As the world has proceeded from the “oil crisis” of 1973-1974 to the confrontation between the beneficiaries and the victims of the existing international order, which is the overriding issue looming up in 1976, it has become obvious—if it was not obvious before—that we stand at a watershed in world history. What is at issue is the validity, or at least the acceptability to the majority of the world’s inhabitants, of the economic system which has dominated the world since the great outward thrust of the industrialized West a century ago.
But if the issue is straightforward enough in absolute terms, it is a good deal less straightforward in practice. Anyone can see why the Third World countries, with 70 percent of the world’s population, reject a system which awards 70 percent of the world’s income to the other 30 percent of its inhabitants. The real question is whether their proposals for a “new international economic order” are viable, and whether they have the strength and resolution to carry these proposals through.
No one supposes that the rich nations are simply going to capitulate to the demands of the poor nations, but no one supposes, either, that the views and interests of the poor nations can simply be ignored, as they were ignored in 1944 and 1945 when the present economic system was put together. On the other hand, those who reject the whole idea of a “new international economic order” as utopian and impracticable have still to show how it is possible to make concessions to the developing countries sufficient to satisfy their demands, and yet maintain the existing system intact.
It is hardly necessary to add that there are other complications, too. The Third World is certainly not a single homogeneous bloc, but neither are the advanced industrial nations. Though the developing countries have held together so far a great deal better than many observers predicted, it is still too early to say that they will succeed in maintaining their solidarity; but the same is true of the rich Western countries, whose interests conflict at least as sharply as those of the poor.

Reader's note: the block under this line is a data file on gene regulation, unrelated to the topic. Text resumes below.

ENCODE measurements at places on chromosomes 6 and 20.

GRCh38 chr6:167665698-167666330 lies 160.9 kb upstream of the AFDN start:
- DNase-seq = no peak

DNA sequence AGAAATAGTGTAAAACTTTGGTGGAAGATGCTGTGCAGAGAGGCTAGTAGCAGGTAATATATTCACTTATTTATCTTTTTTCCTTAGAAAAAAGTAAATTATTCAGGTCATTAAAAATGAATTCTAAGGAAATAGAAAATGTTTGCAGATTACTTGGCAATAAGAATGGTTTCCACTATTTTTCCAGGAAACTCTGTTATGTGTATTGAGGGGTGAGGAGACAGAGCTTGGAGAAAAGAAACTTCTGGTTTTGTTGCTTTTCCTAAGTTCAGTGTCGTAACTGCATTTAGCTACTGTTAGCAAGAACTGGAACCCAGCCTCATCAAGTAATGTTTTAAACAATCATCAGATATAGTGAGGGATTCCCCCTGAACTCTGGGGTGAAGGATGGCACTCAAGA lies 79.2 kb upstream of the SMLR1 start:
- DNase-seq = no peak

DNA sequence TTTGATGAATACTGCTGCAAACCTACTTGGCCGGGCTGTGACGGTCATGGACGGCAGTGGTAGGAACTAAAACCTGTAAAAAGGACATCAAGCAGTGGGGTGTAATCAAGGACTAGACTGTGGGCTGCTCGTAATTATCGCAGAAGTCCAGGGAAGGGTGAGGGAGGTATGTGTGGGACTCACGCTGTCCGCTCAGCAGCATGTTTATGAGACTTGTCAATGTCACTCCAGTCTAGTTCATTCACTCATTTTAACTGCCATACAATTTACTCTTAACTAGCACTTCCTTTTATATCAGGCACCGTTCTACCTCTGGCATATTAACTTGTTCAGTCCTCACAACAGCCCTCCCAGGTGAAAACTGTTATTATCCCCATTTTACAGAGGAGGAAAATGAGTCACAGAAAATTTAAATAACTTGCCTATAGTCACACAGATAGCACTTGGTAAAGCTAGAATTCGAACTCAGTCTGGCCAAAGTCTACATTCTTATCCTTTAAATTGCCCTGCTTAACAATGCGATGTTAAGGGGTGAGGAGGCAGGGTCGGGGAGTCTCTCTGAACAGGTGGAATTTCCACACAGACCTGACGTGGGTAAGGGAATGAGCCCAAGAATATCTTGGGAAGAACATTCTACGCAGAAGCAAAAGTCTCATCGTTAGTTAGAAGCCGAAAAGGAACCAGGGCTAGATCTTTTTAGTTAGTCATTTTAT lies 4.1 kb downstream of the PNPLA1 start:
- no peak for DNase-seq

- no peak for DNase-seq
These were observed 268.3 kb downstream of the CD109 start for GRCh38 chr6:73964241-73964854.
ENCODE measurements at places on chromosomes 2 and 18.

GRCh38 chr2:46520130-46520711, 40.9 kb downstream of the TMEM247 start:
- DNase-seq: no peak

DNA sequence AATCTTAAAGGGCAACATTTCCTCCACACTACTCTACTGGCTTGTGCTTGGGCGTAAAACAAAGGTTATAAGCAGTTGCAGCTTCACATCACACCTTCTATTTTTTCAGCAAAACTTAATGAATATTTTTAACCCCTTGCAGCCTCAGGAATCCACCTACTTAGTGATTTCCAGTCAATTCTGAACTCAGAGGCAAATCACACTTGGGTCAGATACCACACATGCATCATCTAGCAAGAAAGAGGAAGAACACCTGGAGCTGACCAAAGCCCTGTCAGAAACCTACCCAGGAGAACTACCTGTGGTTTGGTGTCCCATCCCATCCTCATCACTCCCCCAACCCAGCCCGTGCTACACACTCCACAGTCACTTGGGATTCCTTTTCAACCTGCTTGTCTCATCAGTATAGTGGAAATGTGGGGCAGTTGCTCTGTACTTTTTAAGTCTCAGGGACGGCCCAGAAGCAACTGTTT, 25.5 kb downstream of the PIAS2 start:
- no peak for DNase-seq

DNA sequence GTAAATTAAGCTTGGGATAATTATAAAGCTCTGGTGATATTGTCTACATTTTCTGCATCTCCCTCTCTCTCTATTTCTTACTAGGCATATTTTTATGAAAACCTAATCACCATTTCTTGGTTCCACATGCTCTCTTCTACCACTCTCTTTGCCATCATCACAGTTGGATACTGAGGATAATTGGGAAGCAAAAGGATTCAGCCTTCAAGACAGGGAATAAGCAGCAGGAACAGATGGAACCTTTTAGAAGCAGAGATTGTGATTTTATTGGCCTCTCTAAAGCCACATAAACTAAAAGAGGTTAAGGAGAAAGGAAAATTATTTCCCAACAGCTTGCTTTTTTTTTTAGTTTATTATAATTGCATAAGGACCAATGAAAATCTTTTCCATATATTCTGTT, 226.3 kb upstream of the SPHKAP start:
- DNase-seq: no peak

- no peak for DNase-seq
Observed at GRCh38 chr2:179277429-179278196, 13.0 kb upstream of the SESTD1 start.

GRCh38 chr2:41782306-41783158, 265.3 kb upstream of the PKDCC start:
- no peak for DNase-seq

It is not merely a question of defections and the breakdown of existing alignments. There is also the possibility of the formation of new fronts, or new economic blocs, cutting across the present dividing lines. Furthermore, no assessment which leaves out the Soviet Union and the other socialist countries is likely to get us very far. The role of the communist countries is hard to define, but it cannot simply be ignored. As a writer who is not a Marxist recently pointed out, Moscow may turn out in many respects to be the best bet for Asians, and there is a “real possibility” that China may emerge as “one of the great bridging nations between the industrialized and non-industrialized worlds.”
All these are considerations which any realistic assessment of the current situation must take into account. It is far …
This article is available to online subscribers only.
Please choose from one of the options below to access this article:
Purchase a print premium subscription (20 issues per year) and also receive online access to all all content on nybooks.com.
Purchase an Online Edition subscription and receive full access to all articles published by the Review since 1963.
Purchase a trial Online Edition subscription and receive unlimited access for one week to all the content on nybooks.com.